A college education is likely one of the most significant purchases a young person today will make, ranking behind their first house, but probably more than their new car. This was not always the case. Like many other children of the WW II generation, we were able to go wherever we wanted to college and could take on student loans to make up any shortfall. Many of my fellow moms and dads think this is still the case, but as you will see below, such assumptions could cripple the student’s finances and derail mom and dad’s retirements.
As the last of seven children in a blue collar family (circa 1980), there were no college savings in place when it was my turn to go. However, I was able attend Villanova University and “pay” for the entire cost of a private education by taking out Guaranteed Student Loans (now Direct or Stafford loans), National Direct Student Loans (now Perkins Loans), Pennsylvania State grants (PHEAA), and cash from my summer jobs (as a roofer, and delivering beer in a Michelob van). I was fortunate to graduate from Villanova (annual cost including room and board ~ $5,600/year) with $11,500 in student loans, and my starting accounting salary in 1982 was $17,700.
Fast forward to today. A similar student taking the same unprepared approach to attend Villanova would come out with crippling debt. Villanova is now nearly 12 times the cost ($66,000), and the average hourly wage has risen less than four-fold, so I would have needed even more help from outside of my household to attend. My 2017 Expected Family Contribution(based on my dad’s inflation-adjusted salary) would be ~$12,200/year, and since Villanova meets 80% of need (on average), they would provide over $172,000 to me over four years in grants and loans. In the best case (100% of Villanova aid in grants, $3,500/year work study), my family and I would incur $78,000 in loans. If Villanova covered 20% of the aid with loans, total loans would approximate $112,000. My starting salary in accounting would be about $54,000 (NACEweb.org). Either way, student loans would exceed my starting salary, setting me up for a tough start and monthly loan payments of $700 to $1,100. Ouch!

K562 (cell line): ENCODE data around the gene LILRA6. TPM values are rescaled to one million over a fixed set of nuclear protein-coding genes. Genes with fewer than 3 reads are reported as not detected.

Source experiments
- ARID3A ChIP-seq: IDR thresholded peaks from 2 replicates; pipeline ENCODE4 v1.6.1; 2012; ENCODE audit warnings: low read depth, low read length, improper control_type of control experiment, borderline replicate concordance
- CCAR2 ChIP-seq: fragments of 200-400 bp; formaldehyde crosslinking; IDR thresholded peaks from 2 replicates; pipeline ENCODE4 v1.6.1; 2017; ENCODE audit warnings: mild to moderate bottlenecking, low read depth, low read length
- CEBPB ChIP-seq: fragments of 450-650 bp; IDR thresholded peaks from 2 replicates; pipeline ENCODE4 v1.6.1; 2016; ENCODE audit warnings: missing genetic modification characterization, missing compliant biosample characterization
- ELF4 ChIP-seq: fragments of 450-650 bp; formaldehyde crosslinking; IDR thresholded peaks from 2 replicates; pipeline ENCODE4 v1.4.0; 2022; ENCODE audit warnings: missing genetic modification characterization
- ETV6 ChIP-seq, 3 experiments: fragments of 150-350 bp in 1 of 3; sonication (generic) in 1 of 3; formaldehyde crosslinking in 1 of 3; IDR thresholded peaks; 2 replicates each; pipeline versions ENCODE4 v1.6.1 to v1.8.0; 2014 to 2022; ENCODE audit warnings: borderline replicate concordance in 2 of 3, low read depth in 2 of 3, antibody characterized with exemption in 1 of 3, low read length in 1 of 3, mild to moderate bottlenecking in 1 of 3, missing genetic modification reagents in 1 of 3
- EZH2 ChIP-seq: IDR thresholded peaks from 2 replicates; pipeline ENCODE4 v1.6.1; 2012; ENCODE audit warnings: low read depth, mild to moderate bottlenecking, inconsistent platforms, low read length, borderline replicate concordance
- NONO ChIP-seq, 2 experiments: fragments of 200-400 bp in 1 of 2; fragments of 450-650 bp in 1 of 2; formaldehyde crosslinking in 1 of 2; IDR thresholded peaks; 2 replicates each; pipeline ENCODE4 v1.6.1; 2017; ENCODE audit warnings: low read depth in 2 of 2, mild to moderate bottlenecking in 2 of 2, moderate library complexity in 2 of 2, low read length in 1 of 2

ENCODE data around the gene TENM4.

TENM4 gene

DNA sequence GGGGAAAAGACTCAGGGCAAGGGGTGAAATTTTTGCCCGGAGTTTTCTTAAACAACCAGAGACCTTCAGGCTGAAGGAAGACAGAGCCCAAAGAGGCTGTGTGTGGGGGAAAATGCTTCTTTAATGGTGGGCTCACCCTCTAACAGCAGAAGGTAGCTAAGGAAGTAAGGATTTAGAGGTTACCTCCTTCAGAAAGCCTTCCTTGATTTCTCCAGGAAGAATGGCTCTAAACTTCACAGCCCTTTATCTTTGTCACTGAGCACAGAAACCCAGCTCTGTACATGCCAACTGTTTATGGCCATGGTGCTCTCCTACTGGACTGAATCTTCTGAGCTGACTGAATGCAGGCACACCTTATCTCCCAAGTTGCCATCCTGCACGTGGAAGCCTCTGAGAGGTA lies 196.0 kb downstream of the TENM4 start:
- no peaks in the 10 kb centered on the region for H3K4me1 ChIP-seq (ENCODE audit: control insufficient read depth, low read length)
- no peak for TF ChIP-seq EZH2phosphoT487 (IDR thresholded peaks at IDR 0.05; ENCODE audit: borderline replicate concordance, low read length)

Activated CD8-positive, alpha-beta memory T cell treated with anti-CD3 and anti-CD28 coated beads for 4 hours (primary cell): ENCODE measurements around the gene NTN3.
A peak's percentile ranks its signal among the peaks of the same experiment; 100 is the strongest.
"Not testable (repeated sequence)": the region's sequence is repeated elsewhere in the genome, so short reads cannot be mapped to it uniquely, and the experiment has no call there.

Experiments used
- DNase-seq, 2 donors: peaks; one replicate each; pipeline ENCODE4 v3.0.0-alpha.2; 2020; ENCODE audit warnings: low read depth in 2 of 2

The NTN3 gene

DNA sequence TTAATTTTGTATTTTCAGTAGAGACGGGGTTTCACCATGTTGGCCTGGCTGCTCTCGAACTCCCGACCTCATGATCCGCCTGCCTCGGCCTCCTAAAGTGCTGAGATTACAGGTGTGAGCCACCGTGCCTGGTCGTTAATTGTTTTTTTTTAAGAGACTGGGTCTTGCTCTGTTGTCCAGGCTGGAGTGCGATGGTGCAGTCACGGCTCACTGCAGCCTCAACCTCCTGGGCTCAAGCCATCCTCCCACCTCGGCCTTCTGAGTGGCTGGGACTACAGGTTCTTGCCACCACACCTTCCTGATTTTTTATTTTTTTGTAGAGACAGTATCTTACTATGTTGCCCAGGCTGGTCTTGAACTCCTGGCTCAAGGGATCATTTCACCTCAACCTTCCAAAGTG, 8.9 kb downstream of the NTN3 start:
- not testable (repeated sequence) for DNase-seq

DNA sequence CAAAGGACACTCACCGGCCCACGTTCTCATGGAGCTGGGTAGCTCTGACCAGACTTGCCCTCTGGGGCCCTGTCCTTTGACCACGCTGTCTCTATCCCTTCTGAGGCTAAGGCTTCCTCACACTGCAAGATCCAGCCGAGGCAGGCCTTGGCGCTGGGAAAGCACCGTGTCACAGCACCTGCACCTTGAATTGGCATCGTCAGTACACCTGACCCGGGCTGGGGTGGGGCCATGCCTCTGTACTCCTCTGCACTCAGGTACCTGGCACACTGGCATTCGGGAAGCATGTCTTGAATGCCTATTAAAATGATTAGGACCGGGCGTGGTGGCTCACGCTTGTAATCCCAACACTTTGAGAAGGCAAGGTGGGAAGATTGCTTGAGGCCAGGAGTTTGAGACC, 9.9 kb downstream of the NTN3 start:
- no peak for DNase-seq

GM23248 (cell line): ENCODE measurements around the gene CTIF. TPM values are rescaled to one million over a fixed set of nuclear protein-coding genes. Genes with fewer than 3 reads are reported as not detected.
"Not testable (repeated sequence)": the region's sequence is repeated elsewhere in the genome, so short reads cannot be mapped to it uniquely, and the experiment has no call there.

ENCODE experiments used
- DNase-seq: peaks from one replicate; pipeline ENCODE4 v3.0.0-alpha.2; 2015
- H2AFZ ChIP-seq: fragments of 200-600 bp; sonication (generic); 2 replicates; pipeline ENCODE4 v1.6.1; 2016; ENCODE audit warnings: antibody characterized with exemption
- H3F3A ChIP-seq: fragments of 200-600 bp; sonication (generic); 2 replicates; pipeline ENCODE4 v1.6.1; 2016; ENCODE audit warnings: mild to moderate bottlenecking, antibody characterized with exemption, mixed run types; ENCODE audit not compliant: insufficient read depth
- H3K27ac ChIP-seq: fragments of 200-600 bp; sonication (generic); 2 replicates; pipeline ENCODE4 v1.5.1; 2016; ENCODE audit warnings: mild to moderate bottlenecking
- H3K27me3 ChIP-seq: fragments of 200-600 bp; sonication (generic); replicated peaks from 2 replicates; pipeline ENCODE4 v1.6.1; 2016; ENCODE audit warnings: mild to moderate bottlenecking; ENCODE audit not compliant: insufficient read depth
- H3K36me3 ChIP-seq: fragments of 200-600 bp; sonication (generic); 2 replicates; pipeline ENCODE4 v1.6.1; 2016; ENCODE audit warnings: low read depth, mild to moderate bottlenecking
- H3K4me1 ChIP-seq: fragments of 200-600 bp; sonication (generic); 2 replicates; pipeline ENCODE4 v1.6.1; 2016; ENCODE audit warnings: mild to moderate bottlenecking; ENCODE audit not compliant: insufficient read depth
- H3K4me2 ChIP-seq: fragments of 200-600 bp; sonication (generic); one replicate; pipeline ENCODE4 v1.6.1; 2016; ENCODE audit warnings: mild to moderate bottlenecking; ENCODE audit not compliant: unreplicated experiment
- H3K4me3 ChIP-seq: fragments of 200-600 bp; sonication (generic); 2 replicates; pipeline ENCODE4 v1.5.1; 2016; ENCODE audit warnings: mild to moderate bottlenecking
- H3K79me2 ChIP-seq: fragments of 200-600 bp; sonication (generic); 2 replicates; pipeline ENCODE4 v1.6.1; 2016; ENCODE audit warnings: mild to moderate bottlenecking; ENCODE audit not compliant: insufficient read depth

For fun, I utilized Money Magazine’s Best Fit calculator to see which non-urban small- to mid-size accounting schools would be a better fit for me today. Villanova ranked 27th on my list. Two Virginia colleges (Washington & Lee and William & Mary) were in my top three, but I would likely need to take an SAT review course to raise my chance of acceptance. W&L’s net cost was cheaper, as it (a private school) meets 100% of need. W&M (a public school) is a bargain for Virginia residents, but was only $10,000 less per year than Villanova for non-Virginia residents. If I was seriously shopping, I would further identify the accounting schools on the list where my SAT scores were higher than the average to see if I might qualify for merit-based scholarships.
This by no means is a critique of the cost of attending my beloved alma mater, but a call-out to parents and students to use your head and not your heart when making the college decision. Calculate your family’s expected student loans when your child is a freshman or sophomore in high school (hopefully before they become emotionally attached to a school), and only apply to those schools that you can afford. Do not put yourself in the position where your hard-working teen is standing in front of you with her Stanford acceptance letter in her hand, and you are telling her the family just can’t afford it. Further, parents shouldn’t load themselves down with PLUS loans that jeopardize their retirement.